$15 minimum wage will be a boon for our economy
image: elycefeliz via Flickr/CC
Canadians still count themselves lucky to have escaped much of the type of economic madness that came to afflict the United States after the 2008 crash. Still, there seems to be some discomfort with the state of things here if the Legatum Institute’s Prosperity Index is to be believed. This globally-focussed think tank praises Canada frequently, placing us at number eight this year with Yemen dead last and Norway number one, after assessing a range of socio economic factors. This index is picked up quite widely in the business media most years and it appears to contain much general truth.
The Christmas shopping season and the expectations around next year’s increase to the minimum wage in Ontario brings our minds to the retail trade. If so many of our fellow citizens are going to work in that sector we should hope for it not to be stupid, exploitive and awful.
Retail jobs don’t need to be bad. Here’s proof
Living wages: explaining a growing movement
Stronger protections needed to fight erratic scheduling, advocates say. As the passage of Bill 148 nears completion, workers worry that a loophole in new protections will leave them vulnerable to unpredictable schedules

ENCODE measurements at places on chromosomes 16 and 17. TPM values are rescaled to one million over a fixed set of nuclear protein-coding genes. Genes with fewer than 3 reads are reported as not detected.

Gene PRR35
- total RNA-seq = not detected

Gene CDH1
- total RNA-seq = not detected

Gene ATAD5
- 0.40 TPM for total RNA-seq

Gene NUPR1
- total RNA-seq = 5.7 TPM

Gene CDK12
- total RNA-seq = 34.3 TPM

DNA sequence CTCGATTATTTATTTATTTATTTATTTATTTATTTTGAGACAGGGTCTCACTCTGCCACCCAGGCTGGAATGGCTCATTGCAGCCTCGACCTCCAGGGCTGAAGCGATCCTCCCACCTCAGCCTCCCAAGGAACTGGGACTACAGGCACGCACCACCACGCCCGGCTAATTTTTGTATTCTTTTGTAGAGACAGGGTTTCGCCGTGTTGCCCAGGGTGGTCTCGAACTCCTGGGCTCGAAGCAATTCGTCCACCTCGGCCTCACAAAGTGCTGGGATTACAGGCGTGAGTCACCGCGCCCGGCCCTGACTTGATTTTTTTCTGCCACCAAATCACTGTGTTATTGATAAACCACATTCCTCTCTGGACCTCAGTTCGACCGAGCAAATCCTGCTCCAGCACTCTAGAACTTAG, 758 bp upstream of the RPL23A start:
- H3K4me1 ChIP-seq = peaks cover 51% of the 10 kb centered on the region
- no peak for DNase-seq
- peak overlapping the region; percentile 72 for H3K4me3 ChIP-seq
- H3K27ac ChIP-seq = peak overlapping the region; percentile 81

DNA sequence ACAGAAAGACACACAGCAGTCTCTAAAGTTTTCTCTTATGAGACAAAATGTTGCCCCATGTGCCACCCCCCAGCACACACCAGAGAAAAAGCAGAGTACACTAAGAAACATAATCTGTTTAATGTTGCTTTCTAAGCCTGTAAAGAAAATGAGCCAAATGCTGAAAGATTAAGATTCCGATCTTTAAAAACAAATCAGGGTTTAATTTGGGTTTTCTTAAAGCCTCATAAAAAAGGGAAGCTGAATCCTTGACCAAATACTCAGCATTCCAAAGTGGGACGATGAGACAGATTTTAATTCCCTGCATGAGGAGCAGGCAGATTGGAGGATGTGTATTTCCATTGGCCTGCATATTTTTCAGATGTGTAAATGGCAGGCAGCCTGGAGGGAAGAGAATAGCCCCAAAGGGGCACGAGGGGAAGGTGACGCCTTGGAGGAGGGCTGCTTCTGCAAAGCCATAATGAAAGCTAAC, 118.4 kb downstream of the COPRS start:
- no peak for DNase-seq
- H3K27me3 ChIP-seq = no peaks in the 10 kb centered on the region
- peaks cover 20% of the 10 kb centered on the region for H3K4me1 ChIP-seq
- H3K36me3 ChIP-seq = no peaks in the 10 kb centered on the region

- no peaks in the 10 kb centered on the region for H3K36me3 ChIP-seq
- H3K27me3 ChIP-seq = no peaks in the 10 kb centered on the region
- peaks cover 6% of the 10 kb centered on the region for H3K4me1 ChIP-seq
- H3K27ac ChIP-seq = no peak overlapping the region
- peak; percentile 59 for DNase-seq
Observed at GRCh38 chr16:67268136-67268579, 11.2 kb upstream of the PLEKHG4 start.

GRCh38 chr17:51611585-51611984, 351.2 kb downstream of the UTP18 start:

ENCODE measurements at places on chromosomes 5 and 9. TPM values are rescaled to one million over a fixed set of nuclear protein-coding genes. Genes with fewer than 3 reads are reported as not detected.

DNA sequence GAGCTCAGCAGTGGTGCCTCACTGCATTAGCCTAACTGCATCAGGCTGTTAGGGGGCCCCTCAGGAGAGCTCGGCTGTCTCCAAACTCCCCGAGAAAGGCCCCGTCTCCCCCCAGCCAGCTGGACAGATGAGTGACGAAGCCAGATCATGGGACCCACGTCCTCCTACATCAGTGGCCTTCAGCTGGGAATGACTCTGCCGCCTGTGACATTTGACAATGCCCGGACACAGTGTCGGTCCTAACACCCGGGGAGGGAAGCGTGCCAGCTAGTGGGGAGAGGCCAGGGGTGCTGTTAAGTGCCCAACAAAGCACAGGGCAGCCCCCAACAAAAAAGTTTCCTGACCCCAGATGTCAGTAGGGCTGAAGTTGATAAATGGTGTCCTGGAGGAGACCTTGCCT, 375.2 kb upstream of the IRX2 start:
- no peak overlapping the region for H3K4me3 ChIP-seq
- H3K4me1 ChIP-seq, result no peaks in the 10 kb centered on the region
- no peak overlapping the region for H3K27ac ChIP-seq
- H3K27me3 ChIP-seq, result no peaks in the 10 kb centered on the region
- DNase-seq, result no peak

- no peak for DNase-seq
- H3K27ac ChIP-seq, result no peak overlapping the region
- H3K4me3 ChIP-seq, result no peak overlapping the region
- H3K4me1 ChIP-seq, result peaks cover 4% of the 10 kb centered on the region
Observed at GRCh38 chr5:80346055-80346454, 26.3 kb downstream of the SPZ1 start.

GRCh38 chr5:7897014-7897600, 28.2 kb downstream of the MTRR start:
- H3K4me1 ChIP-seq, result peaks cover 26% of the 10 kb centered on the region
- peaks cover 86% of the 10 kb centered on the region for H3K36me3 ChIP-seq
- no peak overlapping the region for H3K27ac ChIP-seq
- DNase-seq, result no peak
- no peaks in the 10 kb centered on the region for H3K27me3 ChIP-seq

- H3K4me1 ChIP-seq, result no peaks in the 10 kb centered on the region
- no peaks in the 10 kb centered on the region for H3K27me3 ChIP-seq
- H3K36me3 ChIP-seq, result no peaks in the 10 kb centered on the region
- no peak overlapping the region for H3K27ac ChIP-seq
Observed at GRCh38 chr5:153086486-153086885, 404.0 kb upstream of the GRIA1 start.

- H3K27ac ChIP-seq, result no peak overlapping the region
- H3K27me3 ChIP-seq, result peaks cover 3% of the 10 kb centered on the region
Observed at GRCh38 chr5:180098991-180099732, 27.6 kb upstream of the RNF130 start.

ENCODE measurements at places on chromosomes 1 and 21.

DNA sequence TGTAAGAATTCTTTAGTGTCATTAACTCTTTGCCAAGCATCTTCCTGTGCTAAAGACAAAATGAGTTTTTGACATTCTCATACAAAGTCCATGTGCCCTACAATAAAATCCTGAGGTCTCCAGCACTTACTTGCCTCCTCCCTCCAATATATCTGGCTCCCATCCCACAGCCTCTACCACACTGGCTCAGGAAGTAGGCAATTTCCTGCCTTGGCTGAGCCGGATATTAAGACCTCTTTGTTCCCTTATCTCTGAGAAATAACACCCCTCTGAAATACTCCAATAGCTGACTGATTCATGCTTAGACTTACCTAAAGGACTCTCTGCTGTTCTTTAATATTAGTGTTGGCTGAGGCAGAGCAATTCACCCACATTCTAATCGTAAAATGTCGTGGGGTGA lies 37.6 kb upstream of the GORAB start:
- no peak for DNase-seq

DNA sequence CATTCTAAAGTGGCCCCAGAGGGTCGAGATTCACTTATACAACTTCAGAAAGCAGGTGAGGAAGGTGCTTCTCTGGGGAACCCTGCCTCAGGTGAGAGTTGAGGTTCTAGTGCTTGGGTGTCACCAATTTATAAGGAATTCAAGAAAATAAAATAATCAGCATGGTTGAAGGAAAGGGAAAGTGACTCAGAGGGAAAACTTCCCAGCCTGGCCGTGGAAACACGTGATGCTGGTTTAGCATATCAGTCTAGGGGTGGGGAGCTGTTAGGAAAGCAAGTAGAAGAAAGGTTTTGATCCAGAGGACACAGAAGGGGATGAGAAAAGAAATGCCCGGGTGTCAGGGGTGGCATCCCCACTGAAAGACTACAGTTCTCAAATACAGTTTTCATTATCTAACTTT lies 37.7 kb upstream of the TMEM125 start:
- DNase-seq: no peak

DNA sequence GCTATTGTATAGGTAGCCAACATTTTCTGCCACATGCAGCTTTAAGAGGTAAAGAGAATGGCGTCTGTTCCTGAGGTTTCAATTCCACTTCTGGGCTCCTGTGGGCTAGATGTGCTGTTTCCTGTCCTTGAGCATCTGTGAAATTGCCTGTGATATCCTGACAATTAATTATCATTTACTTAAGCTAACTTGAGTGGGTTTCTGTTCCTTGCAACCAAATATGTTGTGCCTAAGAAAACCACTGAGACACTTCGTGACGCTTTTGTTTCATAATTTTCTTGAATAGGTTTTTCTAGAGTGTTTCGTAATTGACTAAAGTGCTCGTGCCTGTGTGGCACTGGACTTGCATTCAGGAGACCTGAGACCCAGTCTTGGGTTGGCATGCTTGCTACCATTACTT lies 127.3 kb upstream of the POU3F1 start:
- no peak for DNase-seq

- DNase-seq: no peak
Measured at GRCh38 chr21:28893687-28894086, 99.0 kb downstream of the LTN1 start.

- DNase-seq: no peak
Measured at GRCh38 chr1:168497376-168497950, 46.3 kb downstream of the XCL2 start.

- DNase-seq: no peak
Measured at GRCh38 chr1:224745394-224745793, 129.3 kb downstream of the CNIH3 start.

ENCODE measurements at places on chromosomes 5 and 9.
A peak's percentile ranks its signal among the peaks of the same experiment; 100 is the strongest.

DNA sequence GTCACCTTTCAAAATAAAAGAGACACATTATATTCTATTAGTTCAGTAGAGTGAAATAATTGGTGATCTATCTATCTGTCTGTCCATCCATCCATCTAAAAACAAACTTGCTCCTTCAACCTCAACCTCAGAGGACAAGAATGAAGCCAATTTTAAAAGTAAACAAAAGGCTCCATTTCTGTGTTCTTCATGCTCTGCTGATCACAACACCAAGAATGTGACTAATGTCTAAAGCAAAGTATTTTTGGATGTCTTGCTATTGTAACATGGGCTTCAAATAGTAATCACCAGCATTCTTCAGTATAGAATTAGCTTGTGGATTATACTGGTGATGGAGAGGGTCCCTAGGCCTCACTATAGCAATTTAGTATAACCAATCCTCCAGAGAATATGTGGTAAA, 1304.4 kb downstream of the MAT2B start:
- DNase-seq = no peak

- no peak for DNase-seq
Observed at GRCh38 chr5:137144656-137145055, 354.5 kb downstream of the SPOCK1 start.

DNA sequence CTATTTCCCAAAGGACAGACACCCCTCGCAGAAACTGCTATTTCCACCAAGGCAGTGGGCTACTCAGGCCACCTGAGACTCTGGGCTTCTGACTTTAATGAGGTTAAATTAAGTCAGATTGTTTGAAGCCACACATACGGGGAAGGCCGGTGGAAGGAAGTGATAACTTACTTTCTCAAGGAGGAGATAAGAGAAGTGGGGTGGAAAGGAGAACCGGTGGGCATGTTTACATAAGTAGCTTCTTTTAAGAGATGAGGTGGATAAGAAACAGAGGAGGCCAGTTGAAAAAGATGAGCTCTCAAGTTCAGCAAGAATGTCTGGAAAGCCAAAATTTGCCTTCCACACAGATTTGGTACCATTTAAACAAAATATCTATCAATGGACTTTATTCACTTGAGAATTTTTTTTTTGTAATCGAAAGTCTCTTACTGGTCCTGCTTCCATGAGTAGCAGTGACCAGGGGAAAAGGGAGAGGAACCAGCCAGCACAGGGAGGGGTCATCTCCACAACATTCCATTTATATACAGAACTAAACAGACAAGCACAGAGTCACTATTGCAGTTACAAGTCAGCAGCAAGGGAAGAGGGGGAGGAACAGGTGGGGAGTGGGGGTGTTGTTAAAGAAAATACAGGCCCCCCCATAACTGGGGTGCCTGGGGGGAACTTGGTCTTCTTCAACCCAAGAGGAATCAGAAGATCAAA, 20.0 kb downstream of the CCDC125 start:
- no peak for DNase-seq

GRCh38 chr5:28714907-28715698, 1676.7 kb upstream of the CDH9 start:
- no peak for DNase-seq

Walmart: too big to fail?
Sears demise is Nortel all over again for pensioners, says expert. Some 16,000 retirees face uncertain future as company seeks approval to begin liquidating assets
image: Mike Kalasnick via Flickr/CC
The public health authority for Hamilton, Ontario released a report in November about local food security. For many Hamiltonians, it comes down to cost and there is concern about the province looking to reduce its monitoring efforts in this area.
Part of California’s state capital has begun to distinguish itself via its suburban poverty numbers.
Fortress North America doesn’t really hear much about New Zealand, does it? In terms of suburban poverty this feature from the summer begins to correct that a little.
Childhood diseases in the land of milk and poverty
nzherald.co.nz (video 2:14)
Suburban poverty has its own awful Australian TV show. Great! It looks like some of what is often called poverty porn found on UK TV and must surely generate similar feelings. On one hand this kind of thing brings attention to issues of poverty and social difficulty under neo-liberalism in a resource-research country (sound familiar Canada?). On the other hand does it change anything, help anyone?
News that half of Canadians in their prime working years don’t have a full time permanent job is a bit of a puzzle. Consider this against the central place in this culture occupied by the folklore of occupations and work, status and wages, the entire socioeconomic package of Canadian life.
Census 2016: Canadians in prime working years less likely to hold full-time jobs
image: aldisley via Flickr/CC